Tool Briefing - Air suspension issue: a common sense approach

Vehicle Application: 2000 Ford Expedition

Customer Concern: Air Suspension Failure

 

Steps: Tests/Procedures

1. Safety Checks

2. Basic Checks

3. Scan tool tests

4. Physical tests

 

Tools used

  • Scan tool
  • Power Probe Hook
  • Multimeter
  • Laptop computer
  • Repair information service

 

When it comes to vehicle diagnostics and repairs, it’s almost an unwritten law that suspension work is “gravy work.” In other words, all muscle with minimal technical thinking involved. However, once you get into electronic suspension, front-end technicians tend to not want to get too involved, especially tire and suspension specialty shops. They often feel it is a task for an electrical or drivability technician.

With the right tools and knowledge of how to use them, electronic suspension can be your bread and butter as well. Earlier Ford air suspensions had multiple issues and failures. In recent model years, Ford has been putting out a great product. But anyone who says their earlier models were trouble-free would be blowing more air than the suspension’s compressor. The tools used for fixing a 2000 Ford Expedition with a suspension failure were the Autel Maxidas DS708, the Power Probe Hook, a multimeter, a laptop computer and Mitchell 1Pro Demand service information.

First and foremost, when working with air suspension, safety is key. Make sure you are wearing eye protection. It is equally important that you make sure those around you are aware of the type of suspension system you are fixing. Not only can this keep anyone from getting hurt, there is a side benefit. Once they are aware of the job, your team may be able to warn you if they catch something out of place in the shop or on the car that you don’t see. For best safety, always be aware of what you are doing and what the technician next to you is doing as well.

 

Do the ‘smart’ checks first

Next, try to make it a point to do what I call the “smart” checks. These include the simplest checks that people often overlook; those that could have saved large amounts of time had you done them first; those checks that, when they are revealed as the problem after an hour of diagnostic time, get you thinking to yourself, “Wow, I am a dummy! How do I justify spending this long on a customer’s car when all it was...” Like I said, the “smart” checks.

On this model, the first “smart” check is the on/off switch. Is the air suspension even turned on? Next of the “smart” checks: Is the door ajar? Many “smart” checks I find, especially if I am not familiar with a model vehicle, are in the service information. They are almost always in bold print at the heading and outlined in yellow, so you can’t miss them.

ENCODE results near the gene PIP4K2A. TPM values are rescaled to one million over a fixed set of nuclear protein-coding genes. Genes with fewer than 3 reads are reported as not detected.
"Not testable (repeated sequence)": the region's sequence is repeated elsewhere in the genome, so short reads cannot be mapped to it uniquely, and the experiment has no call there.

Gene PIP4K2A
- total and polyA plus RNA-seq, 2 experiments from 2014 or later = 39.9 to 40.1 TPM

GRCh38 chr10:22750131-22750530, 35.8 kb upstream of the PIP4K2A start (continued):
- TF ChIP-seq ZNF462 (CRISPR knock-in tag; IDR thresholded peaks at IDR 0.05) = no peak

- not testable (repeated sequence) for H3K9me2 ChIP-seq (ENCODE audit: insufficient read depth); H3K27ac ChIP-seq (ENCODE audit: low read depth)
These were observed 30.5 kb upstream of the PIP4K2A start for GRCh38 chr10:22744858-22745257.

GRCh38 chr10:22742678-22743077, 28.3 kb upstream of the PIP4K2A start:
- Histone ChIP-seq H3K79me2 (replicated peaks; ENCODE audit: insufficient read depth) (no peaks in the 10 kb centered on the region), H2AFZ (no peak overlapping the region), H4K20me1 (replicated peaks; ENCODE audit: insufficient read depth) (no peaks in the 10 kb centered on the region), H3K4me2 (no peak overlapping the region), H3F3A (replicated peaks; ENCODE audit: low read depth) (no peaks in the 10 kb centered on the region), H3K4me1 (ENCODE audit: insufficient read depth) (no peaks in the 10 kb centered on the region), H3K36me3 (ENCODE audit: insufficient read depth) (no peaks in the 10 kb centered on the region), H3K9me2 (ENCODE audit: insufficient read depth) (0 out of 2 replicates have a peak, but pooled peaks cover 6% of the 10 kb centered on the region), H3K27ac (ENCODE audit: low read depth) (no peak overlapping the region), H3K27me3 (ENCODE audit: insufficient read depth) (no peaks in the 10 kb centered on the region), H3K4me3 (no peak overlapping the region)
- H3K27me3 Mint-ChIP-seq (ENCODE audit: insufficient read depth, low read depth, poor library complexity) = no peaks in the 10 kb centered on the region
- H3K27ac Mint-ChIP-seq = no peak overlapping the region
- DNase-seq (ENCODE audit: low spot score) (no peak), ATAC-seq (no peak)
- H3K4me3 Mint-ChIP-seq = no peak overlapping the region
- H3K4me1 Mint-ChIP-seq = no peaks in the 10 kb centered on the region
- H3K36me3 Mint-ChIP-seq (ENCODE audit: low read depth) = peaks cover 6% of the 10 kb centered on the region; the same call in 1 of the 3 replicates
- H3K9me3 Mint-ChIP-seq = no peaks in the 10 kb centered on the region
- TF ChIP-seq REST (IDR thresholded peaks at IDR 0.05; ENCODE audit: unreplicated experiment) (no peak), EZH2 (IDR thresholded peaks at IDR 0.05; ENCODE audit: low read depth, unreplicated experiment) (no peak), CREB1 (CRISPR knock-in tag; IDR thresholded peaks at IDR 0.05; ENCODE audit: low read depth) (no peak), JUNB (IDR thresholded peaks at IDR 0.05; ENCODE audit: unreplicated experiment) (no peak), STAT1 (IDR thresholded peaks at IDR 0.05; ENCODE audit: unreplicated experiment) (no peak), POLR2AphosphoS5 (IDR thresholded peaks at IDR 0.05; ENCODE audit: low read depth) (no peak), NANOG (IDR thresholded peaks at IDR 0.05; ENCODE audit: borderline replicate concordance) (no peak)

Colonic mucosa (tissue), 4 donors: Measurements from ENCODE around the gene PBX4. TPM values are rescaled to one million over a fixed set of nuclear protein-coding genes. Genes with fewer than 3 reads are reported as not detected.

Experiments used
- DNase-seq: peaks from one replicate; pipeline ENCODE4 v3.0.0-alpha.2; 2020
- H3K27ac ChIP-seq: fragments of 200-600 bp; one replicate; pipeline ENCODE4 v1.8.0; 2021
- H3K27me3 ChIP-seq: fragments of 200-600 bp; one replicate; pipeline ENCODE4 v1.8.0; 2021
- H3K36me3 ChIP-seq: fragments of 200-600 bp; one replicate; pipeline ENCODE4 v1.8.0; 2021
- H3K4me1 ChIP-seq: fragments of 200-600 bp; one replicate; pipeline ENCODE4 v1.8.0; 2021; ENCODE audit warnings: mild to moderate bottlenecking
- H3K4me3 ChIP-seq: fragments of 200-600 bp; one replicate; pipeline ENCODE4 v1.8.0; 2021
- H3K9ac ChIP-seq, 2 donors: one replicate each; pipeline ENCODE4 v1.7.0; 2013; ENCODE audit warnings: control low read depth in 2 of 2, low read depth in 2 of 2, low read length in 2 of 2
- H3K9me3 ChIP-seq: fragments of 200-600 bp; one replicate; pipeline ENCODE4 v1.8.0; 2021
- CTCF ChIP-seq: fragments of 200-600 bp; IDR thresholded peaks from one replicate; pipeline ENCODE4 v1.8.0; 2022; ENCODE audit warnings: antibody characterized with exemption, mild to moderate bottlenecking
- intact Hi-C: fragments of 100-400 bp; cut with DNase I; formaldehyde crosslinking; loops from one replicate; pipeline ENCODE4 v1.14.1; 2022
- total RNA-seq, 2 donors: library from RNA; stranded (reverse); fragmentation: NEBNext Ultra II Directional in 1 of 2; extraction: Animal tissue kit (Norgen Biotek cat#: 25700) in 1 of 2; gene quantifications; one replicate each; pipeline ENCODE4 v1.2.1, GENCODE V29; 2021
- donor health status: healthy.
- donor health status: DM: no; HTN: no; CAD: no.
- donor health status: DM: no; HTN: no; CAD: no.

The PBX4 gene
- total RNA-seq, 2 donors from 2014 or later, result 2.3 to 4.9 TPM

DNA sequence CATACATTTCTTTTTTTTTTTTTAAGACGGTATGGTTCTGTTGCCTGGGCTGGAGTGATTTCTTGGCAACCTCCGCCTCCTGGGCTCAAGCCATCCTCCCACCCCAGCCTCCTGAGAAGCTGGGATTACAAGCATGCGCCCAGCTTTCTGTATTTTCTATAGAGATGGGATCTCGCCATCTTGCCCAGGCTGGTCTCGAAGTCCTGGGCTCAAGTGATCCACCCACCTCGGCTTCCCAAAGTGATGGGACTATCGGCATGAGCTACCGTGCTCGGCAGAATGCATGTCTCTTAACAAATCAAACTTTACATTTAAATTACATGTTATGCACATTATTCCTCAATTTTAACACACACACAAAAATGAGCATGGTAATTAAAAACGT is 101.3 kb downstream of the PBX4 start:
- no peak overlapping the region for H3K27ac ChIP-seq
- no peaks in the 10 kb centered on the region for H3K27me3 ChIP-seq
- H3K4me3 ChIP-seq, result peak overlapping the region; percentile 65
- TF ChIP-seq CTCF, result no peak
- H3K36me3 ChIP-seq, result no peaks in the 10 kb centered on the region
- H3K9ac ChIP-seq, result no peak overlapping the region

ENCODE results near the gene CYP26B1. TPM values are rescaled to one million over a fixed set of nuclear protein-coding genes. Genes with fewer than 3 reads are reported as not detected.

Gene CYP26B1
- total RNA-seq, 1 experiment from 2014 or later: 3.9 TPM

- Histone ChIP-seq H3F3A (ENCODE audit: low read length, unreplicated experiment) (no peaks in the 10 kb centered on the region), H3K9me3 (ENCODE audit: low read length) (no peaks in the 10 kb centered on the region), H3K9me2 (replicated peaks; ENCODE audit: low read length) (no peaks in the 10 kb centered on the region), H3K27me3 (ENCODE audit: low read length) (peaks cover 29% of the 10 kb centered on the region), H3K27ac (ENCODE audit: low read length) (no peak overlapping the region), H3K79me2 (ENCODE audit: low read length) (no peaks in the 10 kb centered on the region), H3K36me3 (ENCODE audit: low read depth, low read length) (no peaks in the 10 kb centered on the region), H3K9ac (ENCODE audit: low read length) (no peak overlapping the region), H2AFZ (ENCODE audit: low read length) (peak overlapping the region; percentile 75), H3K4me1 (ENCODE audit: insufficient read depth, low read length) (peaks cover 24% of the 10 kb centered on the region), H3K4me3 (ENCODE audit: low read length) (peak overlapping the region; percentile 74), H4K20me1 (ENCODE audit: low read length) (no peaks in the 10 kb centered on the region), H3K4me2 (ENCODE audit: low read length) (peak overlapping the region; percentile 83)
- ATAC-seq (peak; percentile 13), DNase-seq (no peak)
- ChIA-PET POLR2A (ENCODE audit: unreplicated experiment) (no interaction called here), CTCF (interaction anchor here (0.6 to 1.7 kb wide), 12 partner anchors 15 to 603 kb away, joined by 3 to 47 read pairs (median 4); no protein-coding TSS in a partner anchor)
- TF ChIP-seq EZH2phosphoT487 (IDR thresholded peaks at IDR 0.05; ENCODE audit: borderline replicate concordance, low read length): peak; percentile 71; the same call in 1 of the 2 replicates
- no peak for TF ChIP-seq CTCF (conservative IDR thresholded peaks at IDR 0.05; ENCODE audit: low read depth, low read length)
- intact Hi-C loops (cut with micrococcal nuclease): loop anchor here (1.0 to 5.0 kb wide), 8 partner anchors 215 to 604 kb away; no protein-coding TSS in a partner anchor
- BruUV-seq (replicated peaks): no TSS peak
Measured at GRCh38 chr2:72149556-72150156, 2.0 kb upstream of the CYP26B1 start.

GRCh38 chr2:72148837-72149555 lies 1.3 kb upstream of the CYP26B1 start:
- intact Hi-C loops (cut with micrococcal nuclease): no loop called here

The service information for this one says when a door is ajar, the suspension will go inoperative. Last and always on the “smart” checks are the technical service bulletins (TSBs). Are there any TSBs on the vehicle? In this vehicle’s case, no there are not. Still, this opens up a good opportunity for preventive maintenance.

If you are already at the computer looking up TSBs, you may notice TSBs regarding customer satisfaction or recent updates in software. Either way, jot them down as notes. It’s always good to be proactive. Mitchell 1 recently released Pro Demand. It is a more convenient electronic service information site than was the company’s OnDemand5, and it really has the technician in mind in regards to browsing ease, and makes getting your service information and TSBs more time-efficient.

 

Scan the modules

The next step in a diagnosis like this one is your scan tool. In the case of the Ford Expedition, I like using the Autel MaxiDAS DS708, although any scan tool with factory level software should suffice.

The MaxiDAS does a good job of identifying the vehicle by deciphering the VIN pulled from the Mode $09 data. It not only saves time by not having to punch in all the vehicle data, but it also saves you from the chance of data entry errors. I like to start out with an auto scan of all modules. Not only will this show you which modules you are able to communicate with and are on the bus, but it will also show you codes from all modules and help identify if there are any system malfunctions or communication codes that may affect the suspension from activating.